N2 - Context Lymphoepithelial cysts of the pancreas are rare true benign cystic tumors of the pancreas of uncertain etiology. Cystic neoplasms of the pancreas present a significant diagnostic dilemma in differentiating benign from premalignant or malignant variants. Since the first description of lymphoepithelial cysts in 1985, 109 cases have been reported in the literature. We describe 6 cases of this rare tumor, the preoperative imaging results, and a review the literature. Patients Five males and one female ranging in age from 47 to 76 years underwent resection for lymphoepithelial cysts. Five patients presented with abdominal pain related to the lesion and in one patient the lesion was discovered incidentally. Four patients had elevated serum CA 19-9 levels. Pre-operative imaging with a CT scan and MRI of the abdomen typically revealed a well defined hypodense mass with Hounsfield units (HU) in the range of 15 to 20. One patient had papillary projections into the lesion. The mean size was 3.3 cm (ranging from 1.8 cm to 4 cm). All lesions were exophytic off the pancreatic parenchyma (1 cyst was located in the head of the pancreas, 2 were in the body, and 3 were in the tail region). Pre-operative EUS-guided/CT-guided needle aspiration, when performed, was not diagnostic. All patients underwent resection (one pancreaticoduodenectomy, five left pancreatectomies) to remove these cystic neoplasms. Pathology revealed a cyst lined by non-dysplastic squamous cells surrounded by sheets of benign lymphocytes. No evidence of malignancy was found. Conclusion Lymphoepithelial cysts of the pancreas are rare and are characteristically seen in men. While a hypodense mass (less than 20 HU) with papillary projections should be considered suspicious for lymphoepithelial cyst, a definitive diagnosis cannot be made solely based on preoperative imaging. EUS-guided biopsy coupled with biochemical/tumor marker studies are increasingly being used as a diagnostic tool to help differentiate between the various types of cystic pancreatic neoplasms. Imaging findings of lymphoepithelial cysts are non-specific and hence surgical resection is often required to rule out the presence of a malignant or pre-malignant cystic pancreatic lesion. In true lymphoepithelial cysts, malignant transformation is not seen and patients who have these cysts are not at increased risk of developing a pancreatic malignancy.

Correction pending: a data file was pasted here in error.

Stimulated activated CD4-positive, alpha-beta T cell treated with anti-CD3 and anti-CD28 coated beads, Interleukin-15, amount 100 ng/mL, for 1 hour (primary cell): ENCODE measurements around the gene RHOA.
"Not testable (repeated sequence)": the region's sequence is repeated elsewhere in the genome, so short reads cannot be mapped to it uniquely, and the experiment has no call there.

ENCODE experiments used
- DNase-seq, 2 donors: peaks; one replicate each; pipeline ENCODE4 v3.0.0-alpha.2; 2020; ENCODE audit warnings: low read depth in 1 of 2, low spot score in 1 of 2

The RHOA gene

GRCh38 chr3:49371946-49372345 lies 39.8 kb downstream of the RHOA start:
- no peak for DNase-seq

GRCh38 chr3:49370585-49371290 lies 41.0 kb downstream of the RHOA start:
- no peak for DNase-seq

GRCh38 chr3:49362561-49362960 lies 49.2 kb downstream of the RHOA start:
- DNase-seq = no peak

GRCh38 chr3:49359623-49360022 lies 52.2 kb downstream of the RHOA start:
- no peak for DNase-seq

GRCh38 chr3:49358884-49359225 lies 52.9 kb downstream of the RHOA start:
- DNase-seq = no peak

AB - Context Lymphoepithelial cysts of the pancreas are rare true benign cystic tumors of the pancreas of uncertain etiology. Cystic neoplasms of the pancreas present a significant diagnostic dilemma in differentiating benign from premalignant or malignant variants. Since the first description of lymphoepithelial cysts in 1985, 109 cases have been reported in the literature. We describe 6 cases of this rare tumor, the preoperative imaging results, and a review the literature. Patients Five males and one female ranging in age from 47 to 76 years underwent resection for lymphoepithelial cysts. Five patients presented with abdominal pain related to the lesion and in one patient the lesion was discovered incidentally. Four patients had elevated serum CA 19-9 levels. Pre-operative imaging with a CT scan and MRI of the abdomen typically revealed a well defined hypodense mass with Hounsfield units (HU) in the range of 15 to 20. One patient had papillary projections into the lesion. The mean size was 3.3 cm (ranging from 1.8 cm to 4 cm). All lesions were exophytic off the pancreatic parenchyma (1 cyst was located in the head of the pancreas, 2 were in the body, and 3 were in the tail region). Pre-operative EUS-guided/CT-guided needle aspiration, when performed, was not diagnostic. All patients underwent resection (one pancreaticoduodenectomy, five left pancreatectomies) to remove these cystic neoplasms. Pathology revealed a cyst lined by non-dysplastic squamous cells surrounded by sheets of benign lymphocytes. No evidence of malignancy was found. Conclusion Lymphoepithelial cysts of the pancreas are rare and are characteristically seen in men. While a hypodense mass (less than 20 HU) with papillary projections should be considered suspicious for lymphoepithelial cyst, a definitive diagnosis cannot be made solely based on preoperative imaging. EUS-guided biopsy coupled with biochemical/tumor marker studies are increasingly being used as a diagnostic tool to help differentiate between the various types of cystic pancreatic neoplasms. Imaging findings of lymphoepithelial cysts are non-specific and hence surgical resection is often required to rule out the presence of a malignant or pre-malignant cystic pancreatic lesion. In true lymphoepithelial cysts, malignant transformation is not seen and patients who have these cysts are not at increased risk of developing a pancreatic malignancy.